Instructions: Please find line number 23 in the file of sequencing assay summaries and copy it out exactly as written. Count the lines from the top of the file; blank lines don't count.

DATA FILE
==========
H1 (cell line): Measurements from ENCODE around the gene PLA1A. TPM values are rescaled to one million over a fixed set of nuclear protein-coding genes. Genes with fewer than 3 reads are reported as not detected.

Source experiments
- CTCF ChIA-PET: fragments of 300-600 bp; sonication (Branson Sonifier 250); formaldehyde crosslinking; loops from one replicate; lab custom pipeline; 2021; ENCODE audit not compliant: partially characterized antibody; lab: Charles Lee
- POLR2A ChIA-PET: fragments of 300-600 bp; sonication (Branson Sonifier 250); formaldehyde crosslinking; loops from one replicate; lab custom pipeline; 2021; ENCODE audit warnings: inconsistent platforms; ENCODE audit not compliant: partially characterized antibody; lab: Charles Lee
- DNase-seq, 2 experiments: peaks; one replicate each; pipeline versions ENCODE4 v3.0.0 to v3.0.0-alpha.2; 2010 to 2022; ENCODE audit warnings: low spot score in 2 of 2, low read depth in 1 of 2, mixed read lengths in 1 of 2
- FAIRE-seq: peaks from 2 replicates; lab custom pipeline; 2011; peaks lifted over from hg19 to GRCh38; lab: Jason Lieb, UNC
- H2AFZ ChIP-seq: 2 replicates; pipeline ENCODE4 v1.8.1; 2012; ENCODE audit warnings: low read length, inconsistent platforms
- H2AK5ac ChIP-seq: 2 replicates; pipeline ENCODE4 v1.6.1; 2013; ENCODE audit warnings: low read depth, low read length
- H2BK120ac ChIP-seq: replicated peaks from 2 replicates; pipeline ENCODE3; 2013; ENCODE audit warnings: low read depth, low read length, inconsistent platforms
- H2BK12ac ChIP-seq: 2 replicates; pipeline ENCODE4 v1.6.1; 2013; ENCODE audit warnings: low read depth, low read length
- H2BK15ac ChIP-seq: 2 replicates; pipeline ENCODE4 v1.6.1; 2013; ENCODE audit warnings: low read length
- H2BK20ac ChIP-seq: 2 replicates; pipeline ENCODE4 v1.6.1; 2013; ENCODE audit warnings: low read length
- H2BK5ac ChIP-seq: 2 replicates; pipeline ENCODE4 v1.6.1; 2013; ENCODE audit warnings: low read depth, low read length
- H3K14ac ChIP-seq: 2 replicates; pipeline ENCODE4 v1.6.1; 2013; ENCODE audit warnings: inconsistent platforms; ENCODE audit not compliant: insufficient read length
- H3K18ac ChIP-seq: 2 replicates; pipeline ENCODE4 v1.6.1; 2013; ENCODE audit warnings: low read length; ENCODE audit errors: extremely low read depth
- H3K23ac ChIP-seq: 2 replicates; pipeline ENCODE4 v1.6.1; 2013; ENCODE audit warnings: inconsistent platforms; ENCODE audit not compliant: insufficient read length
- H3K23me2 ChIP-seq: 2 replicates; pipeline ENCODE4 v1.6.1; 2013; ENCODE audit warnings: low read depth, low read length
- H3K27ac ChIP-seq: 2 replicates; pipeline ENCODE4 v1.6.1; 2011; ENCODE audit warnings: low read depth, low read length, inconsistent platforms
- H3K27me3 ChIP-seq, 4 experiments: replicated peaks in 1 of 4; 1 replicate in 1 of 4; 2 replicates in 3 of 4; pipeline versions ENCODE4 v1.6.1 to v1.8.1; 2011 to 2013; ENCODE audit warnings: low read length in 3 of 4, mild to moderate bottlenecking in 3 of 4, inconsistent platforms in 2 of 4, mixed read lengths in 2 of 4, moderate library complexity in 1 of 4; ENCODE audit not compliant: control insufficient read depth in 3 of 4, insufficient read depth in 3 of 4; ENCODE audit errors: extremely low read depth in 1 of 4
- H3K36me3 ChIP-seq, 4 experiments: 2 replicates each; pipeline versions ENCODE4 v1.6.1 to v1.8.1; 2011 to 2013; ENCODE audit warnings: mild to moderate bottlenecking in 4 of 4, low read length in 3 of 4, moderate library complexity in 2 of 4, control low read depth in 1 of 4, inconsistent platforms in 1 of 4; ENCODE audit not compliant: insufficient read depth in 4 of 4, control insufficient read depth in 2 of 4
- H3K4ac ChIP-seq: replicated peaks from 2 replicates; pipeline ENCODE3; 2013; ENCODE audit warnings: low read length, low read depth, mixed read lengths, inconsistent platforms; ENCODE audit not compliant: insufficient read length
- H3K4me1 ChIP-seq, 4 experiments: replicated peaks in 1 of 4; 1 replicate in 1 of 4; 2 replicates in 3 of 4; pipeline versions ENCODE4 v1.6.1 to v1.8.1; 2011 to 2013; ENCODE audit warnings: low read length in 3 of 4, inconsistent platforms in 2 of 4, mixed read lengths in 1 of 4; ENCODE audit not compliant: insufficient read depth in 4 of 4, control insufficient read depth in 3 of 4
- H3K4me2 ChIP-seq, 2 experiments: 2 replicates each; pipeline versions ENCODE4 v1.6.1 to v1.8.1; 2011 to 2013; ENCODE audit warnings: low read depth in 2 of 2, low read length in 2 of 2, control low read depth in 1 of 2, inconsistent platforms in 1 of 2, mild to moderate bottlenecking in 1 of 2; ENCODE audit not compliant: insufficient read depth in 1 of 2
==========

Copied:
- H3K4me2 ChIP-seq, 2 experiments: 2 replicates each; pipeline versions ENCODE4 v1.6.1 to v1.8.1; 2011 to 2013; ENCODE audit warnings: low read depth in 2 of 2, low read length in 2 of 2, control low read depth in 1 of 2, inconsistent platforms in 1 of 2, mild to moderate bottlenecking in 1 of 2; ENCODE audit not compliant: insufficient read depth in 1 of 2